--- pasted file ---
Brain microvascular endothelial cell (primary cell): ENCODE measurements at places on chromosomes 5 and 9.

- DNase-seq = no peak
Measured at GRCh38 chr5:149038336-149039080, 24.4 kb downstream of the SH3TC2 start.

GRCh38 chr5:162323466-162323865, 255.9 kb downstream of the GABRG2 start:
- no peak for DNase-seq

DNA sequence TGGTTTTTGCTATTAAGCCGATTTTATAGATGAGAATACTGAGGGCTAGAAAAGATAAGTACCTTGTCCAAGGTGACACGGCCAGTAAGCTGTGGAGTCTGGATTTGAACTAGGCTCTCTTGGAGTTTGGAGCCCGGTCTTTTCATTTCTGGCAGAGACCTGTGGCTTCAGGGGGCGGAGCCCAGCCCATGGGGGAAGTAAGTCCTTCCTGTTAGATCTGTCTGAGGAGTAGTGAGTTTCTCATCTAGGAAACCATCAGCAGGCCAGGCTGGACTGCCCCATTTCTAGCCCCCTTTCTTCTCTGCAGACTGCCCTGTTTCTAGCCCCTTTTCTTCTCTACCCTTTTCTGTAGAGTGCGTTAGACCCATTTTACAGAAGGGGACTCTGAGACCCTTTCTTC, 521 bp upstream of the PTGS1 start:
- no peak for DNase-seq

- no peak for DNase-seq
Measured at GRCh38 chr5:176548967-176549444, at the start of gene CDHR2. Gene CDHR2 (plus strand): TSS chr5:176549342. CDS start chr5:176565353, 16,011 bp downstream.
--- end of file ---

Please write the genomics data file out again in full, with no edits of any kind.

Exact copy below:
Brain microvascular endothelial cell (primary cell): ENCODE measurements at places on chromosomes 5 and 9.

- DNase-seq = no peak
Measured at GRCh38 chr5:149038336-149039080, 24.4 kb downstream of the SH3TC2 start.

GRCh38 chr5:162323466-162323865, 255.9 kb downstream of the GABRG2 start:
- no peak for DNase-seq

DNA sequence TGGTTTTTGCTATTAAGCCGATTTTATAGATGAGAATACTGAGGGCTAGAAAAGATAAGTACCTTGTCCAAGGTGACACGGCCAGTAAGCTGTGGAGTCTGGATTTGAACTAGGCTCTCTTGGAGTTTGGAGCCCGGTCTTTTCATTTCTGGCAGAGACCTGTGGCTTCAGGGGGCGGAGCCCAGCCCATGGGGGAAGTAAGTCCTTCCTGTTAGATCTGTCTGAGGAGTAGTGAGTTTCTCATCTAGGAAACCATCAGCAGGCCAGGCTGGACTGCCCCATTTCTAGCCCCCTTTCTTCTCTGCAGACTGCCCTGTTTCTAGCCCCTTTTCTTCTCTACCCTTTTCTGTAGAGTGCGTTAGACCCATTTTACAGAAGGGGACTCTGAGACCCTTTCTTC, 521 bp upstream of the PTGS1 start:
- no peak for DNase-seq

- no peak for DNase-seq
Measured at GRCh38 chr5:176548967-176549444, at the start of gene CDHR2. Gene CDHR2 (plus strand): TSS chr5:176549342. CDS start chr5:176565353, 16,011 bp downstream.